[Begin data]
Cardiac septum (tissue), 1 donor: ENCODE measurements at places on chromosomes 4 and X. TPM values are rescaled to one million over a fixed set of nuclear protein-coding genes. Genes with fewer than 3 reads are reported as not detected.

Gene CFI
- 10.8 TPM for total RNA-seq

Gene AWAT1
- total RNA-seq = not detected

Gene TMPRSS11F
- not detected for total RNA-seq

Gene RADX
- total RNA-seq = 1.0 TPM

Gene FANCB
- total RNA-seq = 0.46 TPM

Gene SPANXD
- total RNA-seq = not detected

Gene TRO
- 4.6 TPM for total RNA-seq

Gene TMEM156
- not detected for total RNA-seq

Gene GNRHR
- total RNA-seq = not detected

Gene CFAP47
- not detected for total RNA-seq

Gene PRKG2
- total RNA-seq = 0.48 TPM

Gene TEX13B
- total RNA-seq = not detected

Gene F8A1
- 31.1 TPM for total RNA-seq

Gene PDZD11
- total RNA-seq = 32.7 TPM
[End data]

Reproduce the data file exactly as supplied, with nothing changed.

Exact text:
Cardiac septum (tissue), 1 donor: ENCODE measurements at places on chromosomes 4 and X. TPM values are rescaled to one million over a fixed set of nuclear protein-coding genes. Genes with fewer than 3 reads are reported as not detected.

Gene CFI
- 10.8 TPM for total RNA-seq

Gene AWAT1
- total RNA-seq = not detected

Gene TMPRSS11F
- not detected for total RNA-seq

Gene RADX
- total RNA-seq = 1.0 TPM

Gene FANCB
- total RNA-seq = 0.46 TPM

Gene SPANXD
- total RNA-seq = not detected

Gene TRO
- 4.6 TPM for total RNA-seq

Gene TMEM156
- not detected for total RNA-seq

Gene GNRHR
- total RNA-seq = not detected

Gene CFAP47
- not detected for total RNA-seq

Gene PRKG2
- total RNA-seq = 0.48 TPM

Gene TEX13B
- total RNA-seq = not detected

Gene F8A1
- 31.1 TPM for total RNA-seq

Gene PDZD11
- total RNA-seq = 32.7 TPM